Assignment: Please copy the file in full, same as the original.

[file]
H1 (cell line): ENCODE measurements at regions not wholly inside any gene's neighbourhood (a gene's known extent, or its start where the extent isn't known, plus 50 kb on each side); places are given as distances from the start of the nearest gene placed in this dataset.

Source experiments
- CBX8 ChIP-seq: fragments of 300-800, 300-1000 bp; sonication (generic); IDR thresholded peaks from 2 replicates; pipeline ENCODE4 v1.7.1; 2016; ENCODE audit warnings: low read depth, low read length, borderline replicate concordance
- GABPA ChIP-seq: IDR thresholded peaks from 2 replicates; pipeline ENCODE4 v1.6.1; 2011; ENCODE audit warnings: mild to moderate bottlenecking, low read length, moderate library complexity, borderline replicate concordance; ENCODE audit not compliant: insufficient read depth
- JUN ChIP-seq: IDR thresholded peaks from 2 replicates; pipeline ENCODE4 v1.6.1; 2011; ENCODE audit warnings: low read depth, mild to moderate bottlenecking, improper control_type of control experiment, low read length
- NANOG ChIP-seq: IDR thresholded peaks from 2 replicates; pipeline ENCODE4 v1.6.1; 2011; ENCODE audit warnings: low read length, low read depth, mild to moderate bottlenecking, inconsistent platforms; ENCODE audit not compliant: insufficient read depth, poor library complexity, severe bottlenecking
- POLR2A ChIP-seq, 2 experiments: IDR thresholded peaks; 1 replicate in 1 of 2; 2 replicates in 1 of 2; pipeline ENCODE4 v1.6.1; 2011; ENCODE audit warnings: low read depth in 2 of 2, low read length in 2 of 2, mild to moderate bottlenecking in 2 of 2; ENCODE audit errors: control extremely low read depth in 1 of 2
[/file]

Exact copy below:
H1 (cell line): ENCODE measurements at regions not wholly inside any gene's neighbourhood (a gene's known extent, or its start where the extent isn't known, plus 50 kb on each side); places are given as distances from the start of the nearest gene placed in this dataset.

Source experiments
- CBX8 ChIP-seq: fragments of 300-800, 300-1000 bp; sonication (generic); IDR thresholded peaks from 2 replicates; pipeline ENCODE4 v1.7.1; 2016; ENCODE audit warnings: low read depth, low read length, borderline replicate concordance
- GABPA ChIP-seq: IDR thresholded peaks from 2 replicates; pipeline ENCODE4 v1.6.1; 2011; ENCODE audit warnings: mild to moderate bottlenecking, low read length, moderate library complexity, borderline replicate concordance; ENCODE audit not compliant: insufficient read depth
- JUN ChIP-seq: IDR thresholded peaks from 2 replicates; pipeline ENCODE4 v1.6.1; 2011; ENCODE audit warnings: low read depth, mild to moderate bottlenecking, improper control_type of control experiment, low read length
- NANOG ChIP-seq: IDR thresholded peaks from 2 replicates; pipeline ENCODE4 v1.6.1; 2011; ENCODE audit warnings: low read length, low read depth, mild to moderate bottlenecking, inconsistent platforms; ENCODE audit not compliant: insufficient read depth, poor library complexity, severe bottlenecking
- POLR2A ChIP-seq, 2 experiments: IDR thresholded peaks; 1 replicate in 1 of 2; 2 replicates in 1 of 2; pipeline ENCODE4 v1.6.1; 2011; ENCODE audit warnings: low read depth in 2 of 2, low read length in 2 of 2, mild to moderate bottlenecking in 2 of 2; ENCODE audit errors: control extremely low read depth in 1 of 2